Take a look at our 15% comfrey infused oil soap. You can see that it is quite a bit darker than the 5% soap as pictured above:
For the next comfrey soap making test, we are going to allow 35% of our oils to be comfrey infused oil. This is a considerably large percentage and I am curious to know if the green color will bleed from the soap when comfrey infused oil is used at such a high rate.
Here is a picture of the 35% comfrey infused oil soap:
The color produced was a very dark forest green. Beautiful! Even at this high percentage of comfrey infused oil, the color didn't bleed from the soap.Adding Comfrey Powder to your Soap at Trace
Next, we are going to take a look at a completely different comfrey soap making method. In this section, we will be experimenting with adding the comfrey powder directly to the soap at trace without any infusion.
As I mentioned before, I usually prefer infusing botanical colorants so that I can avoid any scratchy feeling in my soap that can sometimes result from adding powders to a product. Comfrey, however, is one of the more fine powders out there and, consequently, it does not produce too much of a scratchy feel.
For the first comfrey soap making test using this method, we will add 1 teaspoon of comfrey powder to our batch. We are still using the same 2 pound recipe as described above.
Adding 1 teaspoon of comfrey powder to a 2 pound batch equates to a rate of 1/2 teaspoon per pound of soap. So, if you are making a batch of soap that is bigger than 2 pounds, but want to keep a similar color to that produced in this particular comfrey soap making experiment, then use the same 1/2 teaspoon per pound of soap ratio. For instance, if you are making a 10 pound batch of soap, add 5 teaspoons of comfrey powder because 1/2 times 10 equals 5. Very easy!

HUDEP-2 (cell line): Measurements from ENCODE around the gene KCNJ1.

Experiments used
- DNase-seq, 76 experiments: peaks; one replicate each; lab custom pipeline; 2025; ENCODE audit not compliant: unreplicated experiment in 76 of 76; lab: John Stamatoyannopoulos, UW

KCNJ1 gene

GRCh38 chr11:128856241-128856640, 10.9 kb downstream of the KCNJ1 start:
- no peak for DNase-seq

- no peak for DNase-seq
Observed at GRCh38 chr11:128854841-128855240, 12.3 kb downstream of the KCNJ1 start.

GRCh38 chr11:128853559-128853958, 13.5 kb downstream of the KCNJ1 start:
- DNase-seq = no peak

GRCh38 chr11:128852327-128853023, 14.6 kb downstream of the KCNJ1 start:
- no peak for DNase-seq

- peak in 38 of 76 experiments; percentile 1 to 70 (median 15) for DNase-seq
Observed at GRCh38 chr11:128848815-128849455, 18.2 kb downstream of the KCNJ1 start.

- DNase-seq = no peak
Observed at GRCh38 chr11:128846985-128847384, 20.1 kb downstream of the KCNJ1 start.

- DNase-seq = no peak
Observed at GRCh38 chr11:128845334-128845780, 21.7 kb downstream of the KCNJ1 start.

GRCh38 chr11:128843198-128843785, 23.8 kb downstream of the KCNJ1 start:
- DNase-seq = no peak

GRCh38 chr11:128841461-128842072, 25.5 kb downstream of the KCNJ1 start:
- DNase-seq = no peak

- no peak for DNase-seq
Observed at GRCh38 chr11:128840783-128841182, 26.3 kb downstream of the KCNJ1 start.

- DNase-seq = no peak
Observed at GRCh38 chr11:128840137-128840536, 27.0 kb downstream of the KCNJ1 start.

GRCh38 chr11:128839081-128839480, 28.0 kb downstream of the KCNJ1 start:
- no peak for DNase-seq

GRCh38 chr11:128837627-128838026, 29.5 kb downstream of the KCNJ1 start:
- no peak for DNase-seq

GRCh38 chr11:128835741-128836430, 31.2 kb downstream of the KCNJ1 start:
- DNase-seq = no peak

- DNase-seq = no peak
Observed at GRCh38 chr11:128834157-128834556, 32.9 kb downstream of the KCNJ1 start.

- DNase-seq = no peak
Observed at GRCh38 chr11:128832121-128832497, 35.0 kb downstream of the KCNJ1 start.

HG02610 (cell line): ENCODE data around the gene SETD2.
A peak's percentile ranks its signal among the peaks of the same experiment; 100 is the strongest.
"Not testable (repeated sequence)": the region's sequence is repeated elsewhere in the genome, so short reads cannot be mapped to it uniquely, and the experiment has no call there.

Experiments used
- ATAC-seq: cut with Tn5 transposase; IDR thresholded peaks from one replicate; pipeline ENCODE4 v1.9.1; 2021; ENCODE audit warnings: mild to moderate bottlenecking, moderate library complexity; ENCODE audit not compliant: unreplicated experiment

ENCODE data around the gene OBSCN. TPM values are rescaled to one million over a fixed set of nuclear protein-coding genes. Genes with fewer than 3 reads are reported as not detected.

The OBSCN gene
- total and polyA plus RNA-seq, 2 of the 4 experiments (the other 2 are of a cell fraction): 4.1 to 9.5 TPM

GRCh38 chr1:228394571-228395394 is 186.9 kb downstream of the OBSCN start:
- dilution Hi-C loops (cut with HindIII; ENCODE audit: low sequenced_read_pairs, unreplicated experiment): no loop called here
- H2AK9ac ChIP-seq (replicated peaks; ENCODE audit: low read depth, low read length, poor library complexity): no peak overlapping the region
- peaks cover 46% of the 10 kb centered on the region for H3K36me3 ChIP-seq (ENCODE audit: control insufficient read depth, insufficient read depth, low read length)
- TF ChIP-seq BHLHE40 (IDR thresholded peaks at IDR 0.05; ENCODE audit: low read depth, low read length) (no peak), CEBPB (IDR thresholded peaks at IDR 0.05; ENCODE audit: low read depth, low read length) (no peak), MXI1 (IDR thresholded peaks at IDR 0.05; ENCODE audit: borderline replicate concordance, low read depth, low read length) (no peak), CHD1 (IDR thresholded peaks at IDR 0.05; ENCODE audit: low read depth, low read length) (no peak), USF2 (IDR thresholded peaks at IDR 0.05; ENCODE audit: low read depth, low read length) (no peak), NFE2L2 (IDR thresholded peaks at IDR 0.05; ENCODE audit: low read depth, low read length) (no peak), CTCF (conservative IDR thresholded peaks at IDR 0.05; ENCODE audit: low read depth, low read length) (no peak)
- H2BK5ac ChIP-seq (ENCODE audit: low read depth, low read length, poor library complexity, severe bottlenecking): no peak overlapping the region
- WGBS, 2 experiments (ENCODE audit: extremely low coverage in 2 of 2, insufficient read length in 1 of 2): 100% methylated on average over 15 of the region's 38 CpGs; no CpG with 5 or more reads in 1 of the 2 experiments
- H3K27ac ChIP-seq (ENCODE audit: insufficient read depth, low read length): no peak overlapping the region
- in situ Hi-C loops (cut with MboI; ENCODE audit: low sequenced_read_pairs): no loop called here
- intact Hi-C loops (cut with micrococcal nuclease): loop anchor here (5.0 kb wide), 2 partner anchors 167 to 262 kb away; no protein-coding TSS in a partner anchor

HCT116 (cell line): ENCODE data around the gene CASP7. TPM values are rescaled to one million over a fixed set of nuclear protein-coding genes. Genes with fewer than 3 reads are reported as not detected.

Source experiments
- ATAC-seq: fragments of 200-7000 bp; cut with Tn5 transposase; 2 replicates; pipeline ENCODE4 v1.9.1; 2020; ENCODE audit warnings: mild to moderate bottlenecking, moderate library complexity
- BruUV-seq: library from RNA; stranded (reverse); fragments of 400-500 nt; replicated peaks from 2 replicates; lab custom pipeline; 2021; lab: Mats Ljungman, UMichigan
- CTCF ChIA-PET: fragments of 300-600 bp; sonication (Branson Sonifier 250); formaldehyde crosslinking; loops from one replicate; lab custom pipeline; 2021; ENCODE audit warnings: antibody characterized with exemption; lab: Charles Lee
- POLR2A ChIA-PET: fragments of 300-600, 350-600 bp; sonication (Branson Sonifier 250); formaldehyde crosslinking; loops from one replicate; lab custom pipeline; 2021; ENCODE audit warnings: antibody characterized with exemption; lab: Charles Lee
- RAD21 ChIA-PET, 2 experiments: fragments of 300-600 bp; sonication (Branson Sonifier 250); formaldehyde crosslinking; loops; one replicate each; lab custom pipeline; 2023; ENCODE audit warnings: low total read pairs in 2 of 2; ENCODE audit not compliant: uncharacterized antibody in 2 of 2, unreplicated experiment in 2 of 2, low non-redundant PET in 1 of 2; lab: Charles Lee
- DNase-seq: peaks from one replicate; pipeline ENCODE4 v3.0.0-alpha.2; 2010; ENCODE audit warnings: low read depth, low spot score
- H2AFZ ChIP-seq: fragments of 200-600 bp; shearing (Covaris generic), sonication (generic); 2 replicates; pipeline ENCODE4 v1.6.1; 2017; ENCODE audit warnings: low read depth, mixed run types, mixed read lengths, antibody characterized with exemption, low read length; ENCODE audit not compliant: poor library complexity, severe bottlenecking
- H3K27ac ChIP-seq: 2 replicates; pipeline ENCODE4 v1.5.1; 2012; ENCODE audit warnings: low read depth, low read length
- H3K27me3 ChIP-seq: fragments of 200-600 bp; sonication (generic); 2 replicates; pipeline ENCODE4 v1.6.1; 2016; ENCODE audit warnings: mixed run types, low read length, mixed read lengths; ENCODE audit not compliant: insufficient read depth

When adding comfrey powder to your batch, I recommend mixing it into a small portion of soap that was pulled from the main batch. This technique will allow you to have plenty of time to thoroughly mix in the comfrey powder and remove all the clumps. Once the small portion of soap is smooth and an even green color, pour it into the rest of your soap.
Sometimes when you throw all the powder into the entire batch of soap, it is hard to mix out all the clumps before your soap gets too thick and needs to be poured into a mold.
As you can see in the picture below, I took out about 3 ounces of soap and am mixing in the comfrey powder.
Now that my small portion of soap is thoroughly colored, all I need to do is pour it into the rest of my traced soap to color the entire batch.
Here is a picture of the soap produced by adding 1 single teaspoon of comfrey powder to my 2 pound batch of soap:
Now let's see what color we can achieve from adding 2 teaspoons of comfrey powder to our 2 pound batch of soap. Of course, 2 teaspoons comfrey powder for a two pound batch is a rate of 1 teaspoon comfrey powder per pound of soap. This comfrey soap making experiment should produce a nice medium shade of green.
Here is the resulting soap color from adding 2 teaspoons of comfrey powder to our two pound batch:
For our next comfrey soap making test, we will add 4 teaspoons of comfrey powder to our 2 pound batch of soap. This addition of comfrey is at the rate of 2 teaspoons comfrey powder per pound of soap.
Here is a picture of the resulting soap from adding 4 teaspoons of comfrey powder to our two pound batch:
Adding Comfrey Powder to your lye solution
For our next experiment, we will be adding the comfrey powder to our lye solution. With this comfrey soap making method, simply mix the comfrey powder into your warm lye solution and let it steep for a few hours. Once your lye solution has turned a desired color, strain out the comfrey and include the now colored lye solution into your batch as you usually would to make soap.
Your best bet for this comfrey soap making method is to add the natural colorant to your lye solution immediately after it is created while the solution is still warm. This extra heat will help the color from the comfrey powder extract into the lye solution.
Below is a picture of the comfrey powder soaking in the lye solution. I know... it is such a dark green that it almost looks black!